The course of sexual socialization of 50 women suffering from the Stein-Leventhal Syndrome (SLS), on which the wedge resection of the ovaries was carried out, as examined using the HTDW (heterosexual development of women) questionnaire, did not differ from that of 50 normal women of the same age. Sexual life of SLS patients was examined using an interview and the SAW (sexual activity of women), SFW (sexual function of women), and SAI (sexual arousability inventory) questionnaires. Comparison with the findings in the control group showed that the average score in all the three questionnaires was within normal limits for both groups; the differences between the groups were not statistically significant. Among 45 SLS patients who had sexual experience before the surgery, 42 stated that no pronounced changes occurred in their sexual lives after resection of the ovaries. The average value of testosterone in the whole group (0.52 ng/ml plasma) was within normal limits. The level of the male sexual hormone tended to be higher in the subgroup of 19 patients with low orgastic capacity than in the subgroup of 31 orgastic SLS patients. The differences in the average scores of neurotic symptoms in the N5 questionnaire between the SLS patients and the control group were not significant. On the basis of the above findings, it is concluded that SLS patients, after wedge resection of the ovaries, are not more sexually arousable, more active, or more orgastic than medically healthy women. PMID:3924004
Raboch, J; Kobilková, J; Raboch, J; Stárka, L
This study investigated whether women's interest in visual sexual stimuli varied with their hormonal state. Viewing times of 30 women, 15 normal cycling (NC) and 15 oral contracepting (OC), to sexually explicit photos were measured at three different times. NC women were tested during their menstrual, periovulatory, and luteal phases, and OC women were tested at equivalent temporal intervals. Subjects viewed stimuli as long as desired, thus viewing time measured subject interest. Subjective ratings of stimulus sexual attractiveness were obtained on each test. There was no overall relationship between menstrual cycle phase and viewing time. However the participant's menstrual cycle phase during first exposure to sexual stimuli predicted subsequent interest in sexual stimuli during the next two tests. NC women who first viewed stimuli during their periovulatory phase looked longer at the sexual stimuli across all sessions than did women first tested in their luteal phase. OC women first exposed to the sexual stimuli during menstruation looked longer at the stimuli across all sessions than did OC women first exposed at other test phases. Neither current test phase nor initial cycle phase influenced subjective ratings. Women had increased interest in sexual stimuli across all sessions if first exposed to sexual stimuli when endogenous estrogens were most likely highest. These data suggest that women's interest in visual sexual stimuli is modulated by hormones such that the hormonal condition at first exposure possibly determines the stimuli's emotional valence, markedly affecting subsequent interest in sexual stimuli. PMID:20034495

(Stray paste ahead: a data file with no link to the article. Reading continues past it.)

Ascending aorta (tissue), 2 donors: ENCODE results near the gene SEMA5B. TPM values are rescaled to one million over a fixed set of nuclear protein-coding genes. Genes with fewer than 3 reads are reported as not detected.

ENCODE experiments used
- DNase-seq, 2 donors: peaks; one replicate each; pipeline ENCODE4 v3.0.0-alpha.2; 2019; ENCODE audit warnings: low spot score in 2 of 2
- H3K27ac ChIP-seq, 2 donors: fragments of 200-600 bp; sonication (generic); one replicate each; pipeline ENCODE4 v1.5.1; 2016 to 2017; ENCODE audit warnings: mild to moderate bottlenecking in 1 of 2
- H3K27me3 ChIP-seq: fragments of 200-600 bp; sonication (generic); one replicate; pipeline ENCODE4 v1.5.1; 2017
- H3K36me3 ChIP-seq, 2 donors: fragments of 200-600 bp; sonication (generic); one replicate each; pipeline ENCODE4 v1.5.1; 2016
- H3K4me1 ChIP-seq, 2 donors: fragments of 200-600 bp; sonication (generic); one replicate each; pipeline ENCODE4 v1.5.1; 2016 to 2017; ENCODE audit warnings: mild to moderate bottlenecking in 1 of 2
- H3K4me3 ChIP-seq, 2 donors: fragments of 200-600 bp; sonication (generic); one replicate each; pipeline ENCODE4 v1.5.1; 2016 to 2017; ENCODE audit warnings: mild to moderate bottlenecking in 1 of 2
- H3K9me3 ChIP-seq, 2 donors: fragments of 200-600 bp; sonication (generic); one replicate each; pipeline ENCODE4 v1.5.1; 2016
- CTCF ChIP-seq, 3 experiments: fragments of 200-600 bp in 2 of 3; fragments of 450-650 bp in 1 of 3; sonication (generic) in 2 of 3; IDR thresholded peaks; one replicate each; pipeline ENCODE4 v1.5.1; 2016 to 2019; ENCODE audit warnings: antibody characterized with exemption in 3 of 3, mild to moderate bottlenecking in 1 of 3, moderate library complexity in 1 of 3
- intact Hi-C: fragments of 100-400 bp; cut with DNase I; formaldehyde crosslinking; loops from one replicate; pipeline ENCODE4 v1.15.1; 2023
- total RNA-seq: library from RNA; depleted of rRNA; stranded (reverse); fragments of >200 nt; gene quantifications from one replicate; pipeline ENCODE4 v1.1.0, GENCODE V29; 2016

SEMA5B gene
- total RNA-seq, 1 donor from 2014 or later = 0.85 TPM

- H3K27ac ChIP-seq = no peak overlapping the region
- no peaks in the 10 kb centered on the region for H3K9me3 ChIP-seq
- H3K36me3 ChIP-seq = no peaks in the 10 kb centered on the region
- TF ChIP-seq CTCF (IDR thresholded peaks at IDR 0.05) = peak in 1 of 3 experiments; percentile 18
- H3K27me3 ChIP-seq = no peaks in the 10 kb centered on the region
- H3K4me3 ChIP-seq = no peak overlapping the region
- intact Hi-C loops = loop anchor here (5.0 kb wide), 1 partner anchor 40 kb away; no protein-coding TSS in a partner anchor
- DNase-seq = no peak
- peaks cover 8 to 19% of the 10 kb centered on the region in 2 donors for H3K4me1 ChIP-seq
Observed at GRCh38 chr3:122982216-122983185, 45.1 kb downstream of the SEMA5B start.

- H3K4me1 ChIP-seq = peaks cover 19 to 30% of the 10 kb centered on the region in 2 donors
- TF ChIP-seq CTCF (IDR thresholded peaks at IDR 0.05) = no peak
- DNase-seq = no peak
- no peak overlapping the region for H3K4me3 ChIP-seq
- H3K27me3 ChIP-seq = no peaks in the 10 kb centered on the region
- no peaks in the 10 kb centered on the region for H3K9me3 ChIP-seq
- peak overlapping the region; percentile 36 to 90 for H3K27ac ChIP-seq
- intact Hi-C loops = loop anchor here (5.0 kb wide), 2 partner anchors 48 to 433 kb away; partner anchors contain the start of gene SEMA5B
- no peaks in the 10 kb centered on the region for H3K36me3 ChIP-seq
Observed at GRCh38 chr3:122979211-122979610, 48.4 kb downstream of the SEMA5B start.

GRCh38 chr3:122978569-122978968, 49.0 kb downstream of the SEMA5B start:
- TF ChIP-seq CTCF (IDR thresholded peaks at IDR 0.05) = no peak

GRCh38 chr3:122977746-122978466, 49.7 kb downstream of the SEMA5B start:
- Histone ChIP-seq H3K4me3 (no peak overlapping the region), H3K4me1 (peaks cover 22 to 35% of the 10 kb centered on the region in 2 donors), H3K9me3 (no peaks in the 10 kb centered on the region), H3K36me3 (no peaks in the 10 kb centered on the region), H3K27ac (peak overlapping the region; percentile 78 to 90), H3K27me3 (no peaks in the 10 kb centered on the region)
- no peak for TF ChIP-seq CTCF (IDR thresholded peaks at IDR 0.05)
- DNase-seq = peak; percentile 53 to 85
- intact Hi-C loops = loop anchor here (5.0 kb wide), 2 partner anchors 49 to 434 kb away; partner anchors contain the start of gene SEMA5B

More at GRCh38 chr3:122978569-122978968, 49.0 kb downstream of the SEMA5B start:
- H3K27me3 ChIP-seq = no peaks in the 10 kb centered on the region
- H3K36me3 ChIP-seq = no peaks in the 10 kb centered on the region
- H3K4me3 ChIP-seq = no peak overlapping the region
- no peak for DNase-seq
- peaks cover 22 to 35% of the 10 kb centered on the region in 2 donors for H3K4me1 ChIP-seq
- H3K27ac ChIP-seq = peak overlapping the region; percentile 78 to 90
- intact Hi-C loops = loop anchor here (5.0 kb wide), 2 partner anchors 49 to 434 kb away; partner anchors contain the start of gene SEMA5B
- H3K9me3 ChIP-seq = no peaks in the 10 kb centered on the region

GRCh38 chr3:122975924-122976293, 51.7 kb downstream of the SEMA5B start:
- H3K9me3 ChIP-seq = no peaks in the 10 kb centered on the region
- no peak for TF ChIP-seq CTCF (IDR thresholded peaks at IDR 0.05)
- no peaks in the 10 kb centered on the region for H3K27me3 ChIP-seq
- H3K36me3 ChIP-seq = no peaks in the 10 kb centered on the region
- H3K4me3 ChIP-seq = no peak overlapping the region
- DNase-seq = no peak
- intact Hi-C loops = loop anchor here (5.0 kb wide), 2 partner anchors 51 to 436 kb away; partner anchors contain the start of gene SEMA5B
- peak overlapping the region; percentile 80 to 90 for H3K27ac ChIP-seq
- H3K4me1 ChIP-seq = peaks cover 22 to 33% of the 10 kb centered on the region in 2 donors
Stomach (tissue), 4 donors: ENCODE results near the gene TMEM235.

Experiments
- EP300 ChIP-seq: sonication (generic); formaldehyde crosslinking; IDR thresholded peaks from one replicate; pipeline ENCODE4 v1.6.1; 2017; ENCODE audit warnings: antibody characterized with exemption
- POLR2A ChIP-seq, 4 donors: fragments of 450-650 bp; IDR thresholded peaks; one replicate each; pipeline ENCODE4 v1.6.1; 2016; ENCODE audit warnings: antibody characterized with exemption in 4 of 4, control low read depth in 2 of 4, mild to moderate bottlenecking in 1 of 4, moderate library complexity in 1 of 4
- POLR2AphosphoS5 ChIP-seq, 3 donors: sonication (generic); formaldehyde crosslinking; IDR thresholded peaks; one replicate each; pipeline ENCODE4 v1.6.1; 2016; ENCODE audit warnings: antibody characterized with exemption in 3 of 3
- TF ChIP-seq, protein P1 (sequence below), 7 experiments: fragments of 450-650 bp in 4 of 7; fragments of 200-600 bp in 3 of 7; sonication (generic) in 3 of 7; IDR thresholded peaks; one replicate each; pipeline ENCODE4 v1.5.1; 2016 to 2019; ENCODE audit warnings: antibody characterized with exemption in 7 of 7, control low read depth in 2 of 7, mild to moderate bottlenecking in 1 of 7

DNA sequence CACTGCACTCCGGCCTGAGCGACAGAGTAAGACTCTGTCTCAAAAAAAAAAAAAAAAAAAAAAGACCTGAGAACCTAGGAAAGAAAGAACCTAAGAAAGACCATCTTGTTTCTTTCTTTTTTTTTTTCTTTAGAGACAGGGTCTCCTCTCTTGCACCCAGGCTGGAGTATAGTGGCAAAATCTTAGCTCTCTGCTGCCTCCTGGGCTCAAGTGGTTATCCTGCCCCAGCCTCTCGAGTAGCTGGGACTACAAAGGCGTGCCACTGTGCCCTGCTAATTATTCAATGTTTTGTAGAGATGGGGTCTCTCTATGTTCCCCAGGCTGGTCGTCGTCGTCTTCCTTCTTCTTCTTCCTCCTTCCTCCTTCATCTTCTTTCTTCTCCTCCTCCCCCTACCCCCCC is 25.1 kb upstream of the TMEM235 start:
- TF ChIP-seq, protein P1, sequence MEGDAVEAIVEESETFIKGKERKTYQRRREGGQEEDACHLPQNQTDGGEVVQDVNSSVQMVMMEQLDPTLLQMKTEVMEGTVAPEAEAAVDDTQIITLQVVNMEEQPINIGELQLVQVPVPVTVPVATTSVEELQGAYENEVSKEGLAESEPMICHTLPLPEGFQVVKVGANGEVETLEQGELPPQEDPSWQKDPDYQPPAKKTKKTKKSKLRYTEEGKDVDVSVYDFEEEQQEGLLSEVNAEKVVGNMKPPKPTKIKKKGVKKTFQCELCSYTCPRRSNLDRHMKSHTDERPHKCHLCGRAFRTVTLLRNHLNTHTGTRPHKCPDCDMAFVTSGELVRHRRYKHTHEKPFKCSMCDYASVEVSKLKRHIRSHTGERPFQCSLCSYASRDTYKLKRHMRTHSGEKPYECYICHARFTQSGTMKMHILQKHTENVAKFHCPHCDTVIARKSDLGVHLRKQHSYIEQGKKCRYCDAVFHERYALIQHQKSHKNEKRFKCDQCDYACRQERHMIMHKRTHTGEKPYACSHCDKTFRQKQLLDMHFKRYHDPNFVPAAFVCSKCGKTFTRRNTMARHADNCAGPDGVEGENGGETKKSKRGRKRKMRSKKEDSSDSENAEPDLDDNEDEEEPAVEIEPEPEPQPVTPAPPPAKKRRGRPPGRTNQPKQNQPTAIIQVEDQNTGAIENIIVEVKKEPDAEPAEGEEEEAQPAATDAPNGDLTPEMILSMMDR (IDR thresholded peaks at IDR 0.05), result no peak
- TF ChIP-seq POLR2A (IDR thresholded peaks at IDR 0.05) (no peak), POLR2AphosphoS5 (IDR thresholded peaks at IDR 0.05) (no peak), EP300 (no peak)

Wallen, Kim; Rupp, Heather A
Despite indirect evidence linking narcissism to sexual aggression, studies directly examining this relationship have yielded inconsistent results. Likely contributing to such inconsistencies, prior research has used global measures of narcissism not sensitive to whether the components of narcissism are activated in sexual versus non-sexual domains. The current research avoided such problems by using a measure of sexual narcissism to predict sexual aggression. In a sample of 299 men and women, Study 1 validated the Sexual Narcissism Scale, a new sexuality research instrument with four subscales—Sexual Exploitation, Sexual Entitlement, Low Sexual Empathy, and Sexual Skill. Then, in a sample of 378 men, Study 2 demonstrated that sexual narcissism was associated with reports of the frequency of sexual aggression, three specific types of sexual aggression (unwanted sexual contact, sexual coercion, and attempted/completed rape), and the likelihood of future sexual aggression. Notably, global narcissism was unrelated to all indices of sexual aggression when sexual narcissism was controlled. That sexual narcissism outperformed global assessments of narcissism to account for variance in sexual aggression suggests that future research may benefit by examining whether sexual narcissism and other sexual-situation-specific measurements of personality can similarly provide a more valid test of the association between personality and other sexual behaviors and outcomes (e.g., contraceptive use, infidelity, sexual satisfaction).
McNulty, James K.